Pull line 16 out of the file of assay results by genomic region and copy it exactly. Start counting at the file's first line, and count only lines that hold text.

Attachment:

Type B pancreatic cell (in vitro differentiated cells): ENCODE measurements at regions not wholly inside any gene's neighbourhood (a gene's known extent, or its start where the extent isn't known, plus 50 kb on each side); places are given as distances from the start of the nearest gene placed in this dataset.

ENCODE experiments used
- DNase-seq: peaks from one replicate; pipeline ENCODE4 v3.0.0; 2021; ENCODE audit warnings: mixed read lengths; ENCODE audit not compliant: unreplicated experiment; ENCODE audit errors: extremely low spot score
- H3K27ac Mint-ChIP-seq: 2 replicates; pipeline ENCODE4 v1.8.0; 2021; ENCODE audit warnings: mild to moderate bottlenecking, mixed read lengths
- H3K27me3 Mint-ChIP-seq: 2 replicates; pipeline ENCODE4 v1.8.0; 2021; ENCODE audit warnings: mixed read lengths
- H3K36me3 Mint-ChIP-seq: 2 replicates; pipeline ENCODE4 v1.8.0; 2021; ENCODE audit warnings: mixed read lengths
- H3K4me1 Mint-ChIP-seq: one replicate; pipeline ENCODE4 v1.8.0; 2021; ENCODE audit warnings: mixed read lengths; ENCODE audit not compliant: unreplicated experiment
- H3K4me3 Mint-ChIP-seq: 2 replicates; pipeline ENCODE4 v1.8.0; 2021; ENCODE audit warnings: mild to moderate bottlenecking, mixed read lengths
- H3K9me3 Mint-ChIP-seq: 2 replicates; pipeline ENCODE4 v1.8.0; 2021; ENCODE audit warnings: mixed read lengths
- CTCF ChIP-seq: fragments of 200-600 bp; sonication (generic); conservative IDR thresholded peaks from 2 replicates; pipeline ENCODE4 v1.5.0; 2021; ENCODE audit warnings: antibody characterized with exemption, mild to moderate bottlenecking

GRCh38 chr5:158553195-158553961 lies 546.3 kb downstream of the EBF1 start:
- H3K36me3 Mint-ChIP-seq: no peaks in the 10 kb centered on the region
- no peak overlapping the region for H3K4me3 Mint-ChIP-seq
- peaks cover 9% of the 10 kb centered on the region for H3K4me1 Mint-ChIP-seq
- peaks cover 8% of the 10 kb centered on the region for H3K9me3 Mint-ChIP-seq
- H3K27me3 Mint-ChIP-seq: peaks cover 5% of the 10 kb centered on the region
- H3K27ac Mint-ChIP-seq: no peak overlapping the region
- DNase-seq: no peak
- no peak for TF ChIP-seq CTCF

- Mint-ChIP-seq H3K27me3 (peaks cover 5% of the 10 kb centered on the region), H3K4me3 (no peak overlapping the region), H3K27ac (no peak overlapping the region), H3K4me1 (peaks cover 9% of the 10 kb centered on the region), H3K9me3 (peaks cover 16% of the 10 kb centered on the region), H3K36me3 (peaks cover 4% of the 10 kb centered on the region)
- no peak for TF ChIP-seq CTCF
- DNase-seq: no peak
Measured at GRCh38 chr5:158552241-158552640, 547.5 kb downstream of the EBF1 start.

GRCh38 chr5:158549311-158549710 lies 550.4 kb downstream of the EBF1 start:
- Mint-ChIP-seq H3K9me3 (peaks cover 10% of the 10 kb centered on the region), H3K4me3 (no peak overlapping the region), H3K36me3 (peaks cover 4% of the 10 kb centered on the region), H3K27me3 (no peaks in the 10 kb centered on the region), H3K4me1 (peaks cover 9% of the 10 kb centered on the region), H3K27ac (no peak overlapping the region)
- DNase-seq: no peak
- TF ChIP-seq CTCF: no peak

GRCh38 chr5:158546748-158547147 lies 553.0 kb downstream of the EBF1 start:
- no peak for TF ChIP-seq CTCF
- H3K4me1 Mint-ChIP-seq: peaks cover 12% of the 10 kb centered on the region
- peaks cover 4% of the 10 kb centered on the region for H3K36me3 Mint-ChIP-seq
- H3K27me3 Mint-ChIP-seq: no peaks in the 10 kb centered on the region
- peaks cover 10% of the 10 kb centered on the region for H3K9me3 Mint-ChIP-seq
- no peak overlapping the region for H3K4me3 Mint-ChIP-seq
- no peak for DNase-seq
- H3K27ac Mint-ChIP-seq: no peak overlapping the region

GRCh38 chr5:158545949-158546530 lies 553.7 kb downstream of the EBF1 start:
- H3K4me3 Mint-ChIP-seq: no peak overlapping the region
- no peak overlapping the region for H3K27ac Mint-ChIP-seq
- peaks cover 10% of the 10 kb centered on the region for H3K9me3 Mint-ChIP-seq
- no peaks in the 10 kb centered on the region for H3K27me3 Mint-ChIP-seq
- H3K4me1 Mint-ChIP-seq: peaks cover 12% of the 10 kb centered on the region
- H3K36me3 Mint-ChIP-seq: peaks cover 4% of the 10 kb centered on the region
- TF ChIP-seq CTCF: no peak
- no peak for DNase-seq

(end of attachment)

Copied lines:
- H3K27me3 Mint-ChIP-seq: peaks cover 5% of the 10 kb centered on the region